Rising interest rates cut investors’ wealth by 780 billion naira – The Sun Nigeria
By Chinwendu Obienyi
The The increase in the Monetary Policy Rate (MPR) by the Central Bank of Nigeria (CBN) to 14% from 13% at its last Monetary Policy Committee (MPC) meeting has recorded a negative impact on the Nigerian stock market with the decline in investor wealth to 782 billion naira at the end of July 2022.
Daily Sun investigations revealed that the fall in value and size of companies listed on the Nigerian Exchange Limited (NGX) stemmed from the Central Bank of Nigeria, MPR decision which forced investors to divest from the market fixed income securities where the interest rate was much higher. attractive.
According to its key performance indicators on the NGX, the All Share Index (ASI) fell 2.82% to close at 50,370.25 points from 51,829.67 points at which it opened trading for the month.
Meanwhile, the market capitalization for the period under review fell from 782 billion naira to 27.163 trillion naira from 27.945 trillion naira. In July, the market had also witnessed weeks of investor sentiment trading amid corporate earnings for the first half (H1) of 2022 by fundamental companies.
Although Monday’s session started the new August 2022 trading month on a bearish note, Tuesday’s 1.35% rebound due to the release of more H1 2022 earnings brings optimism, the market will return to positive territory as investors seek bargains in fundamentally sound stocks. with a consistent history of interim dividend payments.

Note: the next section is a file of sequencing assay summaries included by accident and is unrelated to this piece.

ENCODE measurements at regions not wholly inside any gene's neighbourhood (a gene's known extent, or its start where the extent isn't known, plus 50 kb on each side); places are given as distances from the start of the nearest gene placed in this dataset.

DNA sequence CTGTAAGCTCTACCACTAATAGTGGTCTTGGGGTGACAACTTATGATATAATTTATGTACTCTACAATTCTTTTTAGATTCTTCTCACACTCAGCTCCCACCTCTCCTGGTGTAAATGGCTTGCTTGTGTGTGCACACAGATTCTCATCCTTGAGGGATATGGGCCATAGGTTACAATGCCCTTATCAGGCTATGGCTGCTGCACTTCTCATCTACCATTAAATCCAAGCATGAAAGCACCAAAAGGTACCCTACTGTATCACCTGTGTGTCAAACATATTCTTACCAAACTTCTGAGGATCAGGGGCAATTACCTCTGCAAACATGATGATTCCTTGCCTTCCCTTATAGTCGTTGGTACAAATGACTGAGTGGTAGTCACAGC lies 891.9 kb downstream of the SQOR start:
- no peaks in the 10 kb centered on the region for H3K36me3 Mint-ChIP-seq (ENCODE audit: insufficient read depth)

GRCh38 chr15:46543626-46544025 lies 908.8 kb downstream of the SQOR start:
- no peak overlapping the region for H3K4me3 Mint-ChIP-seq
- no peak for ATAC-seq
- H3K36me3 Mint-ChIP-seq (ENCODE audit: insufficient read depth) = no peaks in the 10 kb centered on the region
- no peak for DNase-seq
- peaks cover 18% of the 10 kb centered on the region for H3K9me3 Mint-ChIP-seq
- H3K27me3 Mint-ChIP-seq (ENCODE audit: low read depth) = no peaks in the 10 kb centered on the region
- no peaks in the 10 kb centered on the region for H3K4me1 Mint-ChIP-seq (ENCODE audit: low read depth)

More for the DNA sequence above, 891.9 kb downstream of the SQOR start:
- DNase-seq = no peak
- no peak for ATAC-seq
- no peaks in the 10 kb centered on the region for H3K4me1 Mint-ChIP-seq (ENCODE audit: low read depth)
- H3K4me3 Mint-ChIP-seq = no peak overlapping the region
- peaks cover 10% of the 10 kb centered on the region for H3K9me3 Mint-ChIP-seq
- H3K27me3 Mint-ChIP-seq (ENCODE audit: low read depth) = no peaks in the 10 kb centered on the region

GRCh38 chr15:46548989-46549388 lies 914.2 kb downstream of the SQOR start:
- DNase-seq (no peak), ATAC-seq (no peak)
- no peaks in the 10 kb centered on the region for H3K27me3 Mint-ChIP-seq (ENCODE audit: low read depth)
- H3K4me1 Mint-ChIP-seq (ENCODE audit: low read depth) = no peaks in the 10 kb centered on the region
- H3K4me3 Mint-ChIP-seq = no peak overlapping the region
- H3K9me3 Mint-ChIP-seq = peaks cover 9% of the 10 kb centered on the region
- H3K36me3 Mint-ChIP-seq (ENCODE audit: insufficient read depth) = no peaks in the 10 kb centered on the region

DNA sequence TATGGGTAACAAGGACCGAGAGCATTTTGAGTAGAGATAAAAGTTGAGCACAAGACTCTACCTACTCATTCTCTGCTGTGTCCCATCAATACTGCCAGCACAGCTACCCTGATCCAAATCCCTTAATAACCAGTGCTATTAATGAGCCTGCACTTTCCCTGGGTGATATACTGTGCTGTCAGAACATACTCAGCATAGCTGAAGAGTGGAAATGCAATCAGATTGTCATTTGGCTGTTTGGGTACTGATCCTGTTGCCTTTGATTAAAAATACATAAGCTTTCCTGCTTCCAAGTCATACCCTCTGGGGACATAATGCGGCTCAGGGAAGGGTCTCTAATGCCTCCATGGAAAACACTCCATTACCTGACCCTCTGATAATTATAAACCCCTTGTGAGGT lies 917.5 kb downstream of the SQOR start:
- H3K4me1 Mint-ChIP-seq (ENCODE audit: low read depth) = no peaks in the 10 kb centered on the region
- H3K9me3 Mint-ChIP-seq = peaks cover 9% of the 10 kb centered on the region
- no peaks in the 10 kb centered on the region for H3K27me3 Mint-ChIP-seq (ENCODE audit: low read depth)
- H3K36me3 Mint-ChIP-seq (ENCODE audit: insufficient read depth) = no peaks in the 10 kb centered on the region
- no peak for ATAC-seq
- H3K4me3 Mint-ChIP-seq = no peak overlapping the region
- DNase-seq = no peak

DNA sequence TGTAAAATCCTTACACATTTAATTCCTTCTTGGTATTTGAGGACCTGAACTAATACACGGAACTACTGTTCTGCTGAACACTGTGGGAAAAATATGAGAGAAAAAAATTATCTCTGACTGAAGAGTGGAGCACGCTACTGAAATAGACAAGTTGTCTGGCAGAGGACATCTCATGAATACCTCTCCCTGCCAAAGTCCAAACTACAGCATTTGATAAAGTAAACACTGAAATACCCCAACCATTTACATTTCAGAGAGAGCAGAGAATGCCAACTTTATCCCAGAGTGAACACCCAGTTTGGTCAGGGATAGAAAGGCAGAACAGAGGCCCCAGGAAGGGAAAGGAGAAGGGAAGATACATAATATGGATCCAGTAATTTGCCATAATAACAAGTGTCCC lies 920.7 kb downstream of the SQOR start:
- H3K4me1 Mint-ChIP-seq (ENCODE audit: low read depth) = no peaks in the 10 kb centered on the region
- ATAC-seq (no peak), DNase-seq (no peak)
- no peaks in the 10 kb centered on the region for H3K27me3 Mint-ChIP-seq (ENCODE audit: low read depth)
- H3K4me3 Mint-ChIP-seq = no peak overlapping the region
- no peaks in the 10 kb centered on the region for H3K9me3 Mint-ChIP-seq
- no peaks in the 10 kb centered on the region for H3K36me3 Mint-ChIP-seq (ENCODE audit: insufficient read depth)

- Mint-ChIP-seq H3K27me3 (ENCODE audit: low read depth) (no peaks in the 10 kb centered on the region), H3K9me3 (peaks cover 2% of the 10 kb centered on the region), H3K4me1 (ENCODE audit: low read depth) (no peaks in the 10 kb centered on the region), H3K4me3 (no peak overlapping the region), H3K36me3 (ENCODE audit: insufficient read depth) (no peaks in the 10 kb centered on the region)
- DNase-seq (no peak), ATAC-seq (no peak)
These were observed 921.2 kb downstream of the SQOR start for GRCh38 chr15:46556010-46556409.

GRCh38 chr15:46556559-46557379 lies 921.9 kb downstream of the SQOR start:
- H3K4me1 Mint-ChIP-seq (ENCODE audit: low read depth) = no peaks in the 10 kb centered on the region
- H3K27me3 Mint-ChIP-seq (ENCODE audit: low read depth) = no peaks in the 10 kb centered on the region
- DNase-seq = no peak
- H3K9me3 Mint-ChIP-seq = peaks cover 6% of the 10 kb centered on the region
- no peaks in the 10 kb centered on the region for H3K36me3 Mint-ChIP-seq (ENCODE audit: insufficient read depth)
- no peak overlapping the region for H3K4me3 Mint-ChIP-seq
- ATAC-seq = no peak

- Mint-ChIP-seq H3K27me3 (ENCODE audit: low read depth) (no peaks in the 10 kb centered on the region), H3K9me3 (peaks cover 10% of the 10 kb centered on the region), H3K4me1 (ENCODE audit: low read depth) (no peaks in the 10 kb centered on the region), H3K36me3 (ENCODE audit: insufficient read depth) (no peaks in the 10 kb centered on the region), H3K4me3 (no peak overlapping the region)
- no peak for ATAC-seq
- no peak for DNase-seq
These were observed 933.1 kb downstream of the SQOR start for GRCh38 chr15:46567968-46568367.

Analysts at Cordros Research said: “Notwithstanding, we expect intense selling pressure on stocks of companies that grossly underperform in the first half of 2022. Overall, we reaffirm the need to position ourselves only in stocks fundamentally sound, as the weak macro environment remains a significant headwind for corporate earnings. .
For its part, a securities company merchant at APT Securities and Funds Limited, Jamiu Mohammed, noted that the market’s performance was driven by the rising MPR in the economy.
According to him, “what this implies is that whatever the rate is in the market, it will have a negative or positive impact on what happens in the equity market. This is why we have also seen investors shift to a risk-free environment and opt for fixed income instruments”.
While saying the rate in the fixed income market is out of step with 18% inflation in the economy, Mohammed said a 17% year-to-date gain for the stock market is not bad at all despite the 3% cent loss in the market last week.